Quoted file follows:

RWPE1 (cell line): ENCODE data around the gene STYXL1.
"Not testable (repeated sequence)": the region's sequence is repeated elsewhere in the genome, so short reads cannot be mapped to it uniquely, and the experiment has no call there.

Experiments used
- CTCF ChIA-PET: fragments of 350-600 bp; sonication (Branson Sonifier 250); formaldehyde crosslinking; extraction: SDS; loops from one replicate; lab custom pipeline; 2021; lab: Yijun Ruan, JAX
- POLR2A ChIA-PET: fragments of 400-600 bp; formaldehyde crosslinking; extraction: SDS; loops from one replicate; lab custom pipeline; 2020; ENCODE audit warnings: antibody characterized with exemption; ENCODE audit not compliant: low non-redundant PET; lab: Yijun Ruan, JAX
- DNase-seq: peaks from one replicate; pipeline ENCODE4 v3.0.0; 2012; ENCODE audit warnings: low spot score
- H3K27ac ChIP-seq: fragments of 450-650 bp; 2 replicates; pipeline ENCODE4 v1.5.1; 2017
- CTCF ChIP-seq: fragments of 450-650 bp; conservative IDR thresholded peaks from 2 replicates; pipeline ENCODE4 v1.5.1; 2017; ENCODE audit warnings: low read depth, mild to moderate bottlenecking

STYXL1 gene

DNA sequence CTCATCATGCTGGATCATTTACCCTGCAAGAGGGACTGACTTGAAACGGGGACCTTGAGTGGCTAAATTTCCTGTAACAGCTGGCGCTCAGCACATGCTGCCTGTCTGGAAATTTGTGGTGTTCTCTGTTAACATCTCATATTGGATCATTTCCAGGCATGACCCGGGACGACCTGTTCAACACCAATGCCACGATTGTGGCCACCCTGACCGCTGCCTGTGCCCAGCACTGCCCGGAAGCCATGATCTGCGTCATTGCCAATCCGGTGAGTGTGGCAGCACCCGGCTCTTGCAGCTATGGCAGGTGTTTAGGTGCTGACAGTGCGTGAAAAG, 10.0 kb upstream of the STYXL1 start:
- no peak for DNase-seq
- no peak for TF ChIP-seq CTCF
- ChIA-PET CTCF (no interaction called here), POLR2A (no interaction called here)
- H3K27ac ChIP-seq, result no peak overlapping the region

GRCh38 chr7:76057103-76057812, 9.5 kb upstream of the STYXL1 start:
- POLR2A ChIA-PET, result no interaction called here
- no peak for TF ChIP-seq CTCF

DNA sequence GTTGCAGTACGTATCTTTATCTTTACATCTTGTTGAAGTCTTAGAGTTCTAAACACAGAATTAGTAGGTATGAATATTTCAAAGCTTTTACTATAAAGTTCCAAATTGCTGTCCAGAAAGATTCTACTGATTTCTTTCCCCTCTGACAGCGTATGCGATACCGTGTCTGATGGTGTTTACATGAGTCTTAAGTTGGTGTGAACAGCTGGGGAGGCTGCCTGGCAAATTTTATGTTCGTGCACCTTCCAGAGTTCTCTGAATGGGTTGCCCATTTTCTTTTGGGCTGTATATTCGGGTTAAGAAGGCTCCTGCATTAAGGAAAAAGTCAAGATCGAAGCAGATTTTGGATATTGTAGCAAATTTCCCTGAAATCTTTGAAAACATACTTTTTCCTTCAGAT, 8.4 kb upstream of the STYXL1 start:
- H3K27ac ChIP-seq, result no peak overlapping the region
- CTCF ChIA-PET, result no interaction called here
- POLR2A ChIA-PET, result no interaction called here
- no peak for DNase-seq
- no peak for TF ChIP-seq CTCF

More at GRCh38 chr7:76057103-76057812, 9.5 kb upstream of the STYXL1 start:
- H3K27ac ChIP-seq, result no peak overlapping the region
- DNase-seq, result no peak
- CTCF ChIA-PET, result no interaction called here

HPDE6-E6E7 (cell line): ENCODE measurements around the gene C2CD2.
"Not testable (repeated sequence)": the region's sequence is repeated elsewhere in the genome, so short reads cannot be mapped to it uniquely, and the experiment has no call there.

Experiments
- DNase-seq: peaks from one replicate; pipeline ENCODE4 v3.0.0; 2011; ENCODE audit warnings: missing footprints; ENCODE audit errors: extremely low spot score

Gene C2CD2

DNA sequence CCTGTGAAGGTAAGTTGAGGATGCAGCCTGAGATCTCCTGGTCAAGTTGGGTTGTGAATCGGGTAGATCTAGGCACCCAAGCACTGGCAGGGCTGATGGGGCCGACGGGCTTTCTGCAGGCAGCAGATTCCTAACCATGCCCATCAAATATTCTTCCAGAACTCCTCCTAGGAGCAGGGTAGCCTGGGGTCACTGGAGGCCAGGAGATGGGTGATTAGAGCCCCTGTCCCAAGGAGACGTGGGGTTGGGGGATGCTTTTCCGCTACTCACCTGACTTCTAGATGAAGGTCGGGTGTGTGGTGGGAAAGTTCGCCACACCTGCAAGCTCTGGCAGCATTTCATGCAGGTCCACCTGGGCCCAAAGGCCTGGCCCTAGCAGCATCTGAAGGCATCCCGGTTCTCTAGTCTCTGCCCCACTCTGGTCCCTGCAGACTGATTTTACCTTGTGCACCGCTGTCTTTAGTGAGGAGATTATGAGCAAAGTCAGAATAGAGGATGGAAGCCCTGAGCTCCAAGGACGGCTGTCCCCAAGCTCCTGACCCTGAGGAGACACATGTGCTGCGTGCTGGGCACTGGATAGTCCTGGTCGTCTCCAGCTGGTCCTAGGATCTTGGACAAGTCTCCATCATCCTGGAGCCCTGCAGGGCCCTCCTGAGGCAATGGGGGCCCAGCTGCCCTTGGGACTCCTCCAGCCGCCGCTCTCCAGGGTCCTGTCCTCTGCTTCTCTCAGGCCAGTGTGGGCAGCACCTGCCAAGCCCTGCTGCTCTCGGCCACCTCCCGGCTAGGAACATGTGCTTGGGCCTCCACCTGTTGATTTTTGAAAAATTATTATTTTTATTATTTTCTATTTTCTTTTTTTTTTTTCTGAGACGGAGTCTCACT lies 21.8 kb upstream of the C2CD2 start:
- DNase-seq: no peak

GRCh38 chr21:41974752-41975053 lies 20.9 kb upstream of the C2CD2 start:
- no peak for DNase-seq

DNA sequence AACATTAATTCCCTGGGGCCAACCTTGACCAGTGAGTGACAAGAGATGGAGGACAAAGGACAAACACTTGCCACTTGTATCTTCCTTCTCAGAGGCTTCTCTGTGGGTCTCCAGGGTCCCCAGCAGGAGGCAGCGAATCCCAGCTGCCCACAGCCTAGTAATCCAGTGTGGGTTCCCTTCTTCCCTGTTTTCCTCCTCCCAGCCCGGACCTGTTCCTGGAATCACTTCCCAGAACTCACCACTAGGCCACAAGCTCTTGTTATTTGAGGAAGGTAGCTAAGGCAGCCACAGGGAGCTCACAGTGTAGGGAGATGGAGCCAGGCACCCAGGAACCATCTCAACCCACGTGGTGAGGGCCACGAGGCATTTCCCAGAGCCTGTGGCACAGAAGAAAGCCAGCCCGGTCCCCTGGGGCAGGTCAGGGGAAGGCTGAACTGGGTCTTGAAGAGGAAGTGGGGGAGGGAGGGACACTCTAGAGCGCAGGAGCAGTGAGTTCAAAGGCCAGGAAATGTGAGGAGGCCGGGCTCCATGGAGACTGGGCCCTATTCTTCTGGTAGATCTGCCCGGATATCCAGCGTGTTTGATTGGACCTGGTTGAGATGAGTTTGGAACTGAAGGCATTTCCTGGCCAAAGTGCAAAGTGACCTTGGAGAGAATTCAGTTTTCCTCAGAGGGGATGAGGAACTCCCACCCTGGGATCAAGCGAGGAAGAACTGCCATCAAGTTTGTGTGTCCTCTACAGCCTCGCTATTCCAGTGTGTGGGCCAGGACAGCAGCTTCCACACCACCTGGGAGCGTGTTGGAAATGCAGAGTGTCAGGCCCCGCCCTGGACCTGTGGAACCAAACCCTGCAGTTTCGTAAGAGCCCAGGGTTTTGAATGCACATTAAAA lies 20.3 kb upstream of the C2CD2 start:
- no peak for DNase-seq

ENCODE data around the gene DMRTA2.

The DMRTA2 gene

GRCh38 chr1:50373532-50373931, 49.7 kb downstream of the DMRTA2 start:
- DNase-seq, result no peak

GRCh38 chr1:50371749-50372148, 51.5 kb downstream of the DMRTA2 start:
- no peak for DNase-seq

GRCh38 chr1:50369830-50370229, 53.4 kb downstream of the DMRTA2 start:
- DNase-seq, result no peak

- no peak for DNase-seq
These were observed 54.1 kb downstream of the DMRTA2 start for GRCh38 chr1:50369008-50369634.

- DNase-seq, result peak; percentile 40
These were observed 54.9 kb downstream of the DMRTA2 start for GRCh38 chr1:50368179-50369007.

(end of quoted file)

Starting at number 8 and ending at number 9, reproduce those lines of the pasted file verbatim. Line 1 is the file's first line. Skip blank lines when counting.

- CTCF ChIP-seq: fragments of 450-650 bp; conservative IDR thresholded peaks from 2 replicates; pipeline ENCODE4 v1.5.1; 2017; ENCODE audit warnings: low read depth, mild to moderate bottlenecking

STYXL1 gene